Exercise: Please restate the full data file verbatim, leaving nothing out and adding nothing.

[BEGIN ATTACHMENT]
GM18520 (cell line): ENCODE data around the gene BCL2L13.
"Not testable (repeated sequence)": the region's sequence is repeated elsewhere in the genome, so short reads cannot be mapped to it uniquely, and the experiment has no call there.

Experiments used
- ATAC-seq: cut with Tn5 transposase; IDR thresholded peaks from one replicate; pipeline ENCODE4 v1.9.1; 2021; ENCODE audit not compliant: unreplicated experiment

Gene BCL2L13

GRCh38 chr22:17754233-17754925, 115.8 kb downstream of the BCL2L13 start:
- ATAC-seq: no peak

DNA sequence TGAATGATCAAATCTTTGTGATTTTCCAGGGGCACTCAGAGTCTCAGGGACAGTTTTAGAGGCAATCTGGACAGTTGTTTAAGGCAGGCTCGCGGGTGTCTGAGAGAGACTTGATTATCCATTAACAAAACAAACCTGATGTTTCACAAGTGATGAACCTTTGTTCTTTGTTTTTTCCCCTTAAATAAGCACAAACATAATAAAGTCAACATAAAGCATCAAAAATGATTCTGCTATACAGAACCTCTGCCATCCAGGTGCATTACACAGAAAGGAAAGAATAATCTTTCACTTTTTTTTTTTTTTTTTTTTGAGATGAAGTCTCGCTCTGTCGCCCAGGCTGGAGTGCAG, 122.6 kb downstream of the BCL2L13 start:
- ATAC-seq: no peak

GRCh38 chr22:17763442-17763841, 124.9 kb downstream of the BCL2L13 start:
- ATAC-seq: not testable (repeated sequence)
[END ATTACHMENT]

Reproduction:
GM18520 (cell line): ENCODE data around the gene BCL2L13.
"Not testable (repeated sequence)": the region's sequence is repeated elsewhere in the genome, so short reads cannot be mapped to it uniquely, and the experiment has no call there.

Experiments used
- ATAC-seq: cut with Tn5 transposase; IDR thresholded peaks from one replicate; pipeline ENCODE4 v1.9.1; 2021; ENCODE audit not compliant: unreplicated experiment

Gene BCL2L13

GRCh38 chr22:17754233-17754925, 115.8 kb downstream of the BCL2L13 start:
- ATAC-seq: no peak

DNA sequence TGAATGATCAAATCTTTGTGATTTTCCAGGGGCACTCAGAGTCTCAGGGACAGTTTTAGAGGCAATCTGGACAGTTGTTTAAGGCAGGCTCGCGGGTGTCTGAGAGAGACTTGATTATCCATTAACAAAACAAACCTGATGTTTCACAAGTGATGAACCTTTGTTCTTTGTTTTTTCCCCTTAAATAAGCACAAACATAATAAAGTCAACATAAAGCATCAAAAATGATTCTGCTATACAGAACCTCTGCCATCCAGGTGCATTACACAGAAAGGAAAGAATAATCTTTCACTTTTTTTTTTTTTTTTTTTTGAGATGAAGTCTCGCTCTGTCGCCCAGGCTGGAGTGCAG, 122.6 kb downstream of the BCL2L13 start:
- ATAC-seq: no peak

GRCh38 chr22:17763442-17763841, 124.9 kb downstream of the BCL2L13 start:
- ATAC-seq: not testable (repeated sequence)